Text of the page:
Designing for the next 80 years at Oak Ridge National Laboratory

ORNL Second Target Station

Hillary Simon

April 1, 2024

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Everything we do, everything we touch, everything we see is science. Everything in life can be broken down into atoms or molecules. And for many, the molecular level is where science is most thrilling — where theories are proven, innovations are created, and the mysteries of the universe begin to be solved.

The “thrill” of atoms and particles beats strong at Oak Ridge National Laboratory (ORNL), an incredible institution we’ve been fortunate to work with for more than 15 years. Our earliest work with ORNL included the Maximum Building Energy Efficiency Research Laboratory (MAXLAB) and the Chemical and Materials Sciences Building. Principal David Polzin, who has worked with ORNL since 2007, compares ORNL scientists to surgeons in healthcare. “They are wicked smart, and the client knows what they want and need,” said David. "They are spatial thinkers and are very attuned to dimensions and scale. It’s humbling in a way to be part of their process.”

This year, ORNL celebrates 80 years of bringing revolutionary experiments and solutions to society. Famous initially for its research on splitting uranium atoms and The Manhattan Project, ORNL is a hub for breakthrough science. Following the end of World War II, ORNL, code-named “Site X”, became a training ground for hundreds of workers, including many chemists and engineers, who were developing the fields of nuclear engineering and isotope separation. It was impressive work then, and it was just the beginning. 

Scientists at ORNL, a premier multi-purpose science national laboratory through the Department of Energy (DOE), are tackling some of the world’s most complex challenges, including the discovery and development of clean and efficient energy sources, improving national security modalities such as cybersecurity, delivering world-leading nuclear science and engineering, and beyond. So much of what we take for granted (i.e., phones, cars) exists because of scientific research done at ORNL.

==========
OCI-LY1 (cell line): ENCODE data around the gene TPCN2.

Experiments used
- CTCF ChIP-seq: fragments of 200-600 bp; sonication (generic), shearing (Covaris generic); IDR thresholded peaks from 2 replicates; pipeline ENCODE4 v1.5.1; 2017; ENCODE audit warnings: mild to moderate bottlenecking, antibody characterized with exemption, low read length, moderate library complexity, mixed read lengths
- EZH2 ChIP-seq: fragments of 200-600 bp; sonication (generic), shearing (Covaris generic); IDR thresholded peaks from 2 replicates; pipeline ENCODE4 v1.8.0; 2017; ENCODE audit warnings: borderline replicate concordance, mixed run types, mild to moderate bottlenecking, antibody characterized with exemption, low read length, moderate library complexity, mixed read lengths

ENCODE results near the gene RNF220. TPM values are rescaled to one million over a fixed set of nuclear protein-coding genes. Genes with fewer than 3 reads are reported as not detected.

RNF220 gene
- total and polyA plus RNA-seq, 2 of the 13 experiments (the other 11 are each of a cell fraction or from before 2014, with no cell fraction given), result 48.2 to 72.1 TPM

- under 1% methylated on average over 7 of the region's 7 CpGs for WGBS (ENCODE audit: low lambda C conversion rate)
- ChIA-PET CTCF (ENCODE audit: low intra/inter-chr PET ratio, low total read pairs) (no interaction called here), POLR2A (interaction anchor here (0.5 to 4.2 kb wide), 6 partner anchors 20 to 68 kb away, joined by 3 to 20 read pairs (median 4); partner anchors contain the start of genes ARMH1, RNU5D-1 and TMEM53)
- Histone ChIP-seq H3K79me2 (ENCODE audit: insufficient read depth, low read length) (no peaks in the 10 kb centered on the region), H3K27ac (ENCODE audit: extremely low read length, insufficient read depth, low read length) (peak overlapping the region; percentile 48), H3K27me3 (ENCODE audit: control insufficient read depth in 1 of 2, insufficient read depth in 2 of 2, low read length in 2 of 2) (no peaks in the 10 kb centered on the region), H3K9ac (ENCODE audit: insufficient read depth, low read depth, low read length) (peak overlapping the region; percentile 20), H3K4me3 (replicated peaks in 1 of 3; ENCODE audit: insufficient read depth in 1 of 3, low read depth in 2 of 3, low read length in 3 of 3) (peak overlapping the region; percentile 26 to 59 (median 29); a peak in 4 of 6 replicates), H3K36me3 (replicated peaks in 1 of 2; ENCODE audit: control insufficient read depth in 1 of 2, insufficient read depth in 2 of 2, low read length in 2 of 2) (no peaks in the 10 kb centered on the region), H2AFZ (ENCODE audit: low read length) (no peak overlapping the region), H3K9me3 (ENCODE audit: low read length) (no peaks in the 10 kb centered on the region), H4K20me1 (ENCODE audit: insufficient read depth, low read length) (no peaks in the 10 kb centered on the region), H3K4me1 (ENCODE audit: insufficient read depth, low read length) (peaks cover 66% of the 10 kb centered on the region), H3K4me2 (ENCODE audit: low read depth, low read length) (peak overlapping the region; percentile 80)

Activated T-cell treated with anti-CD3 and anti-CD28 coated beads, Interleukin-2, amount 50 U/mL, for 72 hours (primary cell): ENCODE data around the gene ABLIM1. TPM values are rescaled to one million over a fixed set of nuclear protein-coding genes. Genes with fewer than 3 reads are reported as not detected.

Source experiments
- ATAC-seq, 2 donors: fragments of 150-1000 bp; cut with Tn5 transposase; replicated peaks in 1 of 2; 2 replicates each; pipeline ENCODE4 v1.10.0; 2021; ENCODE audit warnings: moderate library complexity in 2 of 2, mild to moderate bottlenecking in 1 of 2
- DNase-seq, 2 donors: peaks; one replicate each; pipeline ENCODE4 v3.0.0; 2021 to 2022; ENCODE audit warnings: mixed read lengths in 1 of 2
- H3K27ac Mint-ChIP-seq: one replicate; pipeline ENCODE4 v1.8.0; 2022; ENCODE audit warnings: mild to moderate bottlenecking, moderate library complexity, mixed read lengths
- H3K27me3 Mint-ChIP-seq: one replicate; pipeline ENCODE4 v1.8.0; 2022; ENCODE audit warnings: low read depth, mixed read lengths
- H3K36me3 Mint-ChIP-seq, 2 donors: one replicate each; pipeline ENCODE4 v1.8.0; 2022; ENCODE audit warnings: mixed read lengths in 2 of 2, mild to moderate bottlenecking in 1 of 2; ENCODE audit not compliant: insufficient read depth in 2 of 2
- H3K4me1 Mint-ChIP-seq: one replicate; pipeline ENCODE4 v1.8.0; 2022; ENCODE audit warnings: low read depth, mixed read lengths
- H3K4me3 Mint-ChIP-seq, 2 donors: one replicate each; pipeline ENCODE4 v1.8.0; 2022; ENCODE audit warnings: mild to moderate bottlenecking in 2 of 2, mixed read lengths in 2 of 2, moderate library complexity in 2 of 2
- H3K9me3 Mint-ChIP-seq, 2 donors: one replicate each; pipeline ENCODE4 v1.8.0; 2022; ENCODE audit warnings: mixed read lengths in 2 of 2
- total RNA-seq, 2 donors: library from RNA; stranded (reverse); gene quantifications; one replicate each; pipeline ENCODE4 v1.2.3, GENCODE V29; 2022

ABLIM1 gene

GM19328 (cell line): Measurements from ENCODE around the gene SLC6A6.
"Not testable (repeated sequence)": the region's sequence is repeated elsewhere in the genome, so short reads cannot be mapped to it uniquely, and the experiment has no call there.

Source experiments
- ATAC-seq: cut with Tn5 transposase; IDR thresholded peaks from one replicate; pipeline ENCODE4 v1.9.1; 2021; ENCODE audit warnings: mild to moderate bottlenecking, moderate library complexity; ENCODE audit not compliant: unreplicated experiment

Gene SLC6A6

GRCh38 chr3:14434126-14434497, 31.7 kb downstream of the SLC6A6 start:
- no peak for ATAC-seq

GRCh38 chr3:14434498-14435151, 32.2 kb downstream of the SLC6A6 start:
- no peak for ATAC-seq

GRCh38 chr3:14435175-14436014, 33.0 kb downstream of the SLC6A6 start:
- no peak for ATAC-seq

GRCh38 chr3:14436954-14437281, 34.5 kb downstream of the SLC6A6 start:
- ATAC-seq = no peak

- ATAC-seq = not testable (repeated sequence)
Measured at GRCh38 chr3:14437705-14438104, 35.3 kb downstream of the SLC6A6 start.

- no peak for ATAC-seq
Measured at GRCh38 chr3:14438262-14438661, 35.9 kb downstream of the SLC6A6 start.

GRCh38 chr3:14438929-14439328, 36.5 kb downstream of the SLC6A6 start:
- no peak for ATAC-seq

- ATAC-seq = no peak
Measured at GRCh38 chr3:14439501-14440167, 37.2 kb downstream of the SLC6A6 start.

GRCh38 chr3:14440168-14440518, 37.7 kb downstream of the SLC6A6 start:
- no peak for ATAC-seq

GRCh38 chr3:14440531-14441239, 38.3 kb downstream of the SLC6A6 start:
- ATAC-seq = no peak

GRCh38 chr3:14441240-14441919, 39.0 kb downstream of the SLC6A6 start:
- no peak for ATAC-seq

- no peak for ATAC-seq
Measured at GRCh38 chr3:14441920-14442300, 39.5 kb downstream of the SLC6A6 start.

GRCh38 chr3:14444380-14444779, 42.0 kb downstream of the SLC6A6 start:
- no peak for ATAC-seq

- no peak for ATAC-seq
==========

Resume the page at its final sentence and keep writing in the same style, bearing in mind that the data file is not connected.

The Second Target Station

Currently, our team is designing the Second Target Station (STS) at ORNL, one of the largest DOE science construction projects. There are only a few of these highly complex target station facilities in the world. Ken Herwig, technical director of the STS project and a scientist at ORNL, says that when complete, the STS could provide more robust ways to research some of today's major materials science topics such as quantum materials, energy production, storage and use, carbon dioxide capture and sequestration. In the energy domain, this research includes developing more efficient and safer batteries, lighter materials and longer-lasting energy-use materials.

These are labyrinthine challenges that, when deciphered, will have a profound impact on society.

How is that possible? According to Herwig, it’s all about neutrons. Neutrons tell us where atoms are and what they’re doing. Herwig describes them as essential probes of materials that indicate fundamental knowledge about how material is put together. Using neutrons and neutron scattering, scientists are able to gather unique information about how atoms are organized and how they move in materials we use every day. At the STS, they’ll be able to use longer wavelength neutrons, which will provide faster and deeper insight into some of the materials that are important to the way we live our lives, like clean energy, lightweight materials and more effective medicines. 

ORNL Second Target Station
ORNL Second Target Station

ORNL operates two existing neutron facilities: the High Flux Isotope Reactor (HFIR) and the Spallation Neutron Source (SNS). The STS is an upgrade to the SNS, and provision for it was planned since before SNS was built. It will complement both existing neutron sources, allowing measurements to be taken faster and on smaller samples, accelerating the pace of discovery.

Neutron production at STS begins with an accelerator that produces a very high-power proton beam with protons moving at about 88.5% the speed of light. The proton beam is directed onto a heavy tungsten target where the protons deposit a large amount of energy into the metal nucleus which breaks apart, thereby generating neutrons. This process, called spallation, efficiently generates the abundance of neutrons necessary for performing critical research. Next, the neutrons are cooled (slowed down) and then captured in beam guides which direct the neutrons towards samples. The neutrons interact with atoms in the sample and are scattered towards detectors which record their location and time of arrival.


  • Oak Ridge has a long history with neutron scattering. Scientists here at Oak Ridge have developed neutron sources, technologies and methods across the 80-year gap from the 1940s and the Manhattan Project to today. We will see the neutron facilities we're developing today live on for the next 40, 50, 60 years delivering capabilities far into the future. So, at the 100th anniversary of this laboratory, there will be neutron sources that remain a signature capability of Oak Ridge National Lab.”